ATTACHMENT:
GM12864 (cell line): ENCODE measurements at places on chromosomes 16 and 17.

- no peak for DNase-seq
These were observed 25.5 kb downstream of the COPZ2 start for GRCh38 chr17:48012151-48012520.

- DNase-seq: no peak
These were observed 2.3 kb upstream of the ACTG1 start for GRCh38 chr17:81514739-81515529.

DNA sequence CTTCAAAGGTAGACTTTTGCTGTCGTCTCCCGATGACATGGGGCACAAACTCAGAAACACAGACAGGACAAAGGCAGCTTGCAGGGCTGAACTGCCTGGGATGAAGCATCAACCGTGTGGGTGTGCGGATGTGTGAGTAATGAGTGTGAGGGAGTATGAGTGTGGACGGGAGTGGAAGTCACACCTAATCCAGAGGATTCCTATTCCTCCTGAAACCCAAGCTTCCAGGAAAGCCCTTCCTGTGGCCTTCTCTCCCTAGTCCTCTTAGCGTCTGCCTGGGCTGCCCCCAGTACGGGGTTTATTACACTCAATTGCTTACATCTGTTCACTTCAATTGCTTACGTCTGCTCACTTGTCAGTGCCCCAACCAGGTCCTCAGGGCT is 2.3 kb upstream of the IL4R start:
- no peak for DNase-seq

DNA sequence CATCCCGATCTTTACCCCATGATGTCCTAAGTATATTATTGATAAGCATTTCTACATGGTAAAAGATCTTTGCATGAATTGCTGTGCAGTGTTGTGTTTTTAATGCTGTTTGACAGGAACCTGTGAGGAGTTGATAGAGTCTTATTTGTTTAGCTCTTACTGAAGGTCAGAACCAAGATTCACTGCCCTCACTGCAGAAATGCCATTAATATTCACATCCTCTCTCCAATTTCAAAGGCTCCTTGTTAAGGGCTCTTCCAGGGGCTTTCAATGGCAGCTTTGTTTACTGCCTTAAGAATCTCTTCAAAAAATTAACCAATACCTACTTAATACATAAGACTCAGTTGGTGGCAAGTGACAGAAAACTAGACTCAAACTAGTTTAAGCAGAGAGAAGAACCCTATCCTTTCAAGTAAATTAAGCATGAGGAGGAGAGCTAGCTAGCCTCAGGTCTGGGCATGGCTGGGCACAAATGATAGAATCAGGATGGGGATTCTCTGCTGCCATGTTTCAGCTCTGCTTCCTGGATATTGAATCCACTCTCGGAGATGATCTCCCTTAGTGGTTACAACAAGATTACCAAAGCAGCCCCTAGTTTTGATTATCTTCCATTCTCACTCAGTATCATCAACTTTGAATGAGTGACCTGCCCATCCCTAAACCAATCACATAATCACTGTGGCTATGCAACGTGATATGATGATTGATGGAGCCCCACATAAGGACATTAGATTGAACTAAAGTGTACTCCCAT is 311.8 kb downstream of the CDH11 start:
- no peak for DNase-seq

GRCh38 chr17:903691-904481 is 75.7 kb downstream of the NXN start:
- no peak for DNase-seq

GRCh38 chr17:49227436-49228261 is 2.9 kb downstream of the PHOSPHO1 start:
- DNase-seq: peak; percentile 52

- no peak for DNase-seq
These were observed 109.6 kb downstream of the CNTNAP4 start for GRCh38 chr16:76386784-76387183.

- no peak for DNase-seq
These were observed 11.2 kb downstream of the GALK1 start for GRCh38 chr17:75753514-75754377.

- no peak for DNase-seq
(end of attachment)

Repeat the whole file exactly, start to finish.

GM12864 (cell line): ENCODE measurements at places on chromosomes 16 and 17.

- no peak for DNase-seq
These were observed 25.5 kb downstream of the COPZ2 start for GRCh38 chr17:48012151-48012520.

- DNase-seq: no peak
These were observed 2.3 kb upstream of the ACTG1 start for GRCh38 chr17:81514739-81515529.

DNA sequence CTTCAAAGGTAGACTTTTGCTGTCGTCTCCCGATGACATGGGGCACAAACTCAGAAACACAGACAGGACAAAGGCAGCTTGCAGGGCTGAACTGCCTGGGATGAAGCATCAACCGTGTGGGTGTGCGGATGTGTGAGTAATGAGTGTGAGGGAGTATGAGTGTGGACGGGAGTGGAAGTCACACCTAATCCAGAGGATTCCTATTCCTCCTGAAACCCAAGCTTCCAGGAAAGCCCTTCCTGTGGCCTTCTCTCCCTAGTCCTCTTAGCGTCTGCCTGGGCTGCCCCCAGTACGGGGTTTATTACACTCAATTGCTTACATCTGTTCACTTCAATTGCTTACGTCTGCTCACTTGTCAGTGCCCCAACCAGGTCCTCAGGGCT is 2.3 kb upstream of the IL4R start:
- no peak for DNase-seq

DNA sequence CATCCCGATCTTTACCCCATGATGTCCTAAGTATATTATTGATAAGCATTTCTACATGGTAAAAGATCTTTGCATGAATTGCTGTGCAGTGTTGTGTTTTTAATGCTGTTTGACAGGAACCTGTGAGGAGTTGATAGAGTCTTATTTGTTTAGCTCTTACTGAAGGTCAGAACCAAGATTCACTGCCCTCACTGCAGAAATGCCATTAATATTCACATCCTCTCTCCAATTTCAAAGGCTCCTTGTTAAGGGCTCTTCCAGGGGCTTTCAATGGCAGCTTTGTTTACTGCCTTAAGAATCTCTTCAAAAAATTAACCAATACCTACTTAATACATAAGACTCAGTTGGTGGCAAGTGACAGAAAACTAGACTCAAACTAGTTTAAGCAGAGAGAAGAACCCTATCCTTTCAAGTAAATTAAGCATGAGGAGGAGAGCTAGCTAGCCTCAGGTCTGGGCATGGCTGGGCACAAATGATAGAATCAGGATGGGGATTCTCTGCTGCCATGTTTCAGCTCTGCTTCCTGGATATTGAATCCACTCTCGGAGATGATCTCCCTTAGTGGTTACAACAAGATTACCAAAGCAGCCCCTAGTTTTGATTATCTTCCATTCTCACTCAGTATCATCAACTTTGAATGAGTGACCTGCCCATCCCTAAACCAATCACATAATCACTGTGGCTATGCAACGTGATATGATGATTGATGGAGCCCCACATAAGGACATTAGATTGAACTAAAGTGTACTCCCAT is 311.8 kb downstream of the CDH11 start:
- no peak for DNase-seq

GRCh38 chr17:903691-904481 is 75.7 kb downstream of the NXN start:
- no peak for DNase-seq

GRCh38 chr17:49227436-49228261 is 2.9 kb downstream of the PHOSPHO1 start:
- DNase-seq: peak; percentile 52

- no peak for DNase-seq
These were observed 109.6 kb downstream of the CNTNAP4 start for GRCh38 chr16:76386784-76387183.

- no peak for DNase-seq
These were observed 11.2 kb downstream of the GALK1 start for GRCh38 chr17:75753514-75754377.

- no peak for DNase-seq